From this (fallacious in our view) perspective, Halligan goes on to argue that it would be a "historic" mistake to appoint a European to head the IMF, especially given that non-Western countries compose most of the world's population now, some 80 percent. He cites other statistics too: The world's markets produce half the GDP and out-trade the West. They hold most of the world's currency reserves and are not mired in debt.
The IMF, he concludes, needs a leader from the developing world, a world that has arranged its finances better than the Western world. The West does not have a moral argument to make regarding IMF leadership. The mess it has made collectively of its finances has removed its credibility and "moral authority."
Halligan is also upset over the idea that the new leader of the IMF might be what he calls a "politician." Halligan claims the IMF "works properly" when it is taking an adversarial role and "banging political heads." The IMF must be seen as "tough – even unreasonably tough … an IMF that colludes with the political classes isn't enacting reform. It is simply helping the politicians bury their mistakes and kick any problems into the long grass where they will fester." Here's some more from the article:
The IMF should be respected – even feared. It is for the politicians to stand up and face the political music – explaining to their electorates why harsh actions are needed and why nations can't go on living beyond their means. Perhaps the most dangerous type of politician to run the Fund is a politician still hankering after high office. Strauss-Kahn, of course, was using the post and the influence it bestowed over trillions of dollars of bail-out cash, as a platform for a French presidential bid. As such, he turned the IMF into a soft-credit society for the eurozone's periphery nations, holding the single-currency together for the benefit of his Franco-German friends.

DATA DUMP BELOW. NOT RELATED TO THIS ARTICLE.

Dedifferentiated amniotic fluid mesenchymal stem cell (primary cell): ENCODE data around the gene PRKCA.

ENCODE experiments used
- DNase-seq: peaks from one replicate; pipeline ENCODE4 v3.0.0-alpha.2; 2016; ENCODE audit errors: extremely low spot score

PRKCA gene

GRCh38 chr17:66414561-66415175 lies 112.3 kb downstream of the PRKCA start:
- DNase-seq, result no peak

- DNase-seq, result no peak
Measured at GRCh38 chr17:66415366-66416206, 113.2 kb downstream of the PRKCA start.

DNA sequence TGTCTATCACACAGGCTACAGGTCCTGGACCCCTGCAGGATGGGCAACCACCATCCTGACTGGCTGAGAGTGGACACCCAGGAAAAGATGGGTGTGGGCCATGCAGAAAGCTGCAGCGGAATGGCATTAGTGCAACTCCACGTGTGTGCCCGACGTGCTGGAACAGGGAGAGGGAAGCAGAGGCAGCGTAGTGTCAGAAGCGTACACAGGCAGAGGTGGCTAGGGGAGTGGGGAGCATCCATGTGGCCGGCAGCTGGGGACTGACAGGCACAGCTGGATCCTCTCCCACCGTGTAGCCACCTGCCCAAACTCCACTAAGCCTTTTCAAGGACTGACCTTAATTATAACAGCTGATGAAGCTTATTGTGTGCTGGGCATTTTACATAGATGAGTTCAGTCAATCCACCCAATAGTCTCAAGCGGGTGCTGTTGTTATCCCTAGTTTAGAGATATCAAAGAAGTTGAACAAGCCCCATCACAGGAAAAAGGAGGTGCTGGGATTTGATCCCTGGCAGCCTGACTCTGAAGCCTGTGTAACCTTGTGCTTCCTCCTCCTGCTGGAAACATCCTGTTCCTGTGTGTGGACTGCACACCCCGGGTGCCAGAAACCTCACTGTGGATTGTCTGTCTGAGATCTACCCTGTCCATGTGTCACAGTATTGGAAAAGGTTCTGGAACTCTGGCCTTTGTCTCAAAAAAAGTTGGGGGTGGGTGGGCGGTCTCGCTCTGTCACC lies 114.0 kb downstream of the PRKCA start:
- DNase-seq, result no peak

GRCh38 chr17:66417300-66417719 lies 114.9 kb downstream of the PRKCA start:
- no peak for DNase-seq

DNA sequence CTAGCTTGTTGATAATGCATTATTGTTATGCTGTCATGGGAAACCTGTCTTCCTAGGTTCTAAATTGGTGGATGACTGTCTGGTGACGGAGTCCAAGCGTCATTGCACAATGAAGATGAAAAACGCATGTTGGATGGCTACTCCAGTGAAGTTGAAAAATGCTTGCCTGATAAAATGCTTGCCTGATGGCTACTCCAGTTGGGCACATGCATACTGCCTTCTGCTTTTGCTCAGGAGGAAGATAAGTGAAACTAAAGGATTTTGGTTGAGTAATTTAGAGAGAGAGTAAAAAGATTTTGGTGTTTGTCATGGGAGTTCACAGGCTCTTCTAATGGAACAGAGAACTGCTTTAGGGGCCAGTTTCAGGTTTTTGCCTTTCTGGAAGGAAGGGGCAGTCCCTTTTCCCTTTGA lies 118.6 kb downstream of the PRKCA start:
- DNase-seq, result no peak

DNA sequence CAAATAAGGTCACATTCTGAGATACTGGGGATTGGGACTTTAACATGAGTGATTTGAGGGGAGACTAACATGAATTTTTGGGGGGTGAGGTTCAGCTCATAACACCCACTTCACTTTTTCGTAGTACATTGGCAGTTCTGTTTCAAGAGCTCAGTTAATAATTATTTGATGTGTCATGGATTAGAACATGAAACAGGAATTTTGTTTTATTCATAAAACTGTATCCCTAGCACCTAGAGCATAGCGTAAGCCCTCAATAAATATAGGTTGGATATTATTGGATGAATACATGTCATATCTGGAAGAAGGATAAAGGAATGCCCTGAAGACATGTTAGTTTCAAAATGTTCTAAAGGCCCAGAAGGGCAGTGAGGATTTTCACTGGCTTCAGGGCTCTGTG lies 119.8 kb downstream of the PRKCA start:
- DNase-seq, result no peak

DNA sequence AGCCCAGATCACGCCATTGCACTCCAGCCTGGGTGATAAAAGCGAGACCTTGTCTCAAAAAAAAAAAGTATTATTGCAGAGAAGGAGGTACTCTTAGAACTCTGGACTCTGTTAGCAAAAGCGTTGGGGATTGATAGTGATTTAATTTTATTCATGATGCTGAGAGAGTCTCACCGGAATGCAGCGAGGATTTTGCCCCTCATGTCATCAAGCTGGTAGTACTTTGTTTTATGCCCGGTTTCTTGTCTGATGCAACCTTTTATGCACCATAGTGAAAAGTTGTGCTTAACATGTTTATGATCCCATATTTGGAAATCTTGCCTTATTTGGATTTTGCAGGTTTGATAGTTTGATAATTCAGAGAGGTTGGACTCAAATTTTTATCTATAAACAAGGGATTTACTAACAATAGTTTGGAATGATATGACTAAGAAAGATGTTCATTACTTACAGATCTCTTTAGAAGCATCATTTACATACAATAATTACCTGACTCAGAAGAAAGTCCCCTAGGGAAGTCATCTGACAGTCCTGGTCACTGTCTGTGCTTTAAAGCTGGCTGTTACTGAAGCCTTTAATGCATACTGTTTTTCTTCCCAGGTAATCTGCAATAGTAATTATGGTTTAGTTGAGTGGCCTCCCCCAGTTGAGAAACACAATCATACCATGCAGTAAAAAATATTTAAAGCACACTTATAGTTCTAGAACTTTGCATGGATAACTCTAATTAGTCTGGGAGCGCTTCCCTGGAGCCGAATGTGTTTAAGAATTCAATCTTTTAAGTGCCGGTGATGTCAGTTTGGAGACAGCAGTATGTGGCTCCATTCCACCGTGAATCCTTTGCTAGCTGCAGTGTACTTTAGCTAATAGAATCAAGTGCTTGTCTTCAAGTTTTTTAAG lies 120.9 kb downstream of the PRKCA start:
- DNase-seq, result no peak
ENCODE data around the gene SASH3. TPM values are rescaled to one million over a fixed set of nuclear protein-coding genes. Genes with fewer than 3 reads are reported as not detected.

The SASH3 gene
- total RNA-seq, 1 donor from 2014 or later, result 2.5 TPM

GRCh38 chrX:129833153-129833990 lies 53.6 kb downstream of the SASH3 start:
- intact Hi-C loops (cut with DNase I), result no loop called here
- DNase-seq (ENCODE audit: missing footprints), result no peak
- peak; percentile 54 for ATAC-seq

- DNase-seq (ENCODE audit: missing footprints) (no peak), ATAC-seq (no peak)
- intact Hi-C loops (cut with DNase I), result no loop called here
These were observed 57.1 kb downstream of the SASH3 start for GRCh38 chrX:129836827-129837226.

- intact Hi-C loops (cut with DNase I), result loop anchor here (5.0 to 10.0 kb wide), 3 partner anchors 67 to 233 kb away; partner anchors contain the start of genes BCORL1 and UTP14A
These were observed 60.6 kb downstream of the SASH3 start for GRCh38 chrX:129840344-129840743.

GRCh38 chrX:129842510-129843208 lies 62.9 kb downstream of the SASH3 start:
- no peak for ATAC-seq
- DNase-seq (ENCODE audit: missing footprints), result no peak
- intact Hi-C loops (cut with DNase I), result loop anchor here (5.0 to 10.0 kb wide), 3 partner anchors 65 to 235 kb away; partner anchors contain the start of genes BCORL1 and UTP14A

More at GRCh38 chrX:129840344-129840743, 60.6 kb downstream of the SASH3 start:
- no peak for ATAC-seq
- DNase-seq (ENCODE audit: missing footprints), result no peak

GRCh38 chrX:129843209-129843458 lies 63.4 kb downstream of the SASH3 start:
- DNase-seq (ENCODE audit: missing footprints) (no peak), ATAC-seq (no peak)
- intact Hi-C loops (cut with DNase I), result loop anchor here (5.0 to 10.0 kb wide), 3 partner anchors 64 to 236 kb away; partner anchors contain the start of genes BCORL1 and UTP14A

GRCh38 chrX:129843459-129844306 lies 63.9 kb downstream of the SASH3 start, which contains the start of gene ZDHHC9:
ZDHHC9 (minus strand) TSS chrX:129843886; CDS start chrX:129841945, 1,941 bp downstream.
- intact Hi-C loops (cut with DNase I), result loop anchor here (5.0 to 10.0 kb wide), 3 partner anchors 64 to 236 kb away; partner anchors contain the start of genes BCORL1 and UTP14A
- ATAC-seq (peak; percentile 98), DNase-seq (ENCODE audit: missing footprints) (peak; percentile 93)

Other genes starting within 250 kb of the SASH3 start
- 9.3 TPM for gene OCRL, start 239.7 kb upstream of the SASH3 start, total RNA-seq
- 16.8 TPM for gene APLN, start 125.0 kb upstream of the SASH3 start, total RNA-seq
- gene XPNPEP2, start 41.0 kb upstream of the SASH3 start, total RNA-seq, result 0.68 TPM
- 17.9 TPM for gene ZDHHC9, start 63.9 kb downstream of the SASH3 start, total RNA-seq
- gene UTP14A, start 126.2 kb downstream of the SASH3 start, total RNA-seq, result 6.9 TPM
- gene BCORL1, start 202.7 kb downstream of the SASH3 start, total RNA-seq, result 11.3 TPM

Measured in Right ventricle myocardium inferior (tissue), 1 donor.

Strauss-Kahn's continued insistence on "just one more bail-out", rather than forcing Greece, Portugal and the rest to face up to genuine debt-restructuring, also made sure that the losses stayed with plebian taxpayers, rather than being shifted on to Europe's banks. He could have called in the favour, no doubt, when the need came to finance his campaign for the ultimate prize. It was not to be for Strauss-Kahn, of course. But what is to stop Lagarde following the same route? …
Running the IMF, now more than ever, requires economic expertise, massive intellectual authority and a willingness to be deeply unpopular – particularly, if you are a European, on your home turf. The emerging economies need to stop moaning, put their differences aside, and set their combined authority behind a world-class economic policy-maker to run the IMF. Such nations should be doing everything in their power to wrestle control of this pivotal institution from a Western political elite that is not only intellectually inadequate, but which seems determined to compound the world's economic problems …
Halligan is convinced that Lagarde has her own unfortunate political ambitions. As we can see from the above excerpt, he seeks a person of "massive intellectual authority" – and believes that person can only be found in the developing world.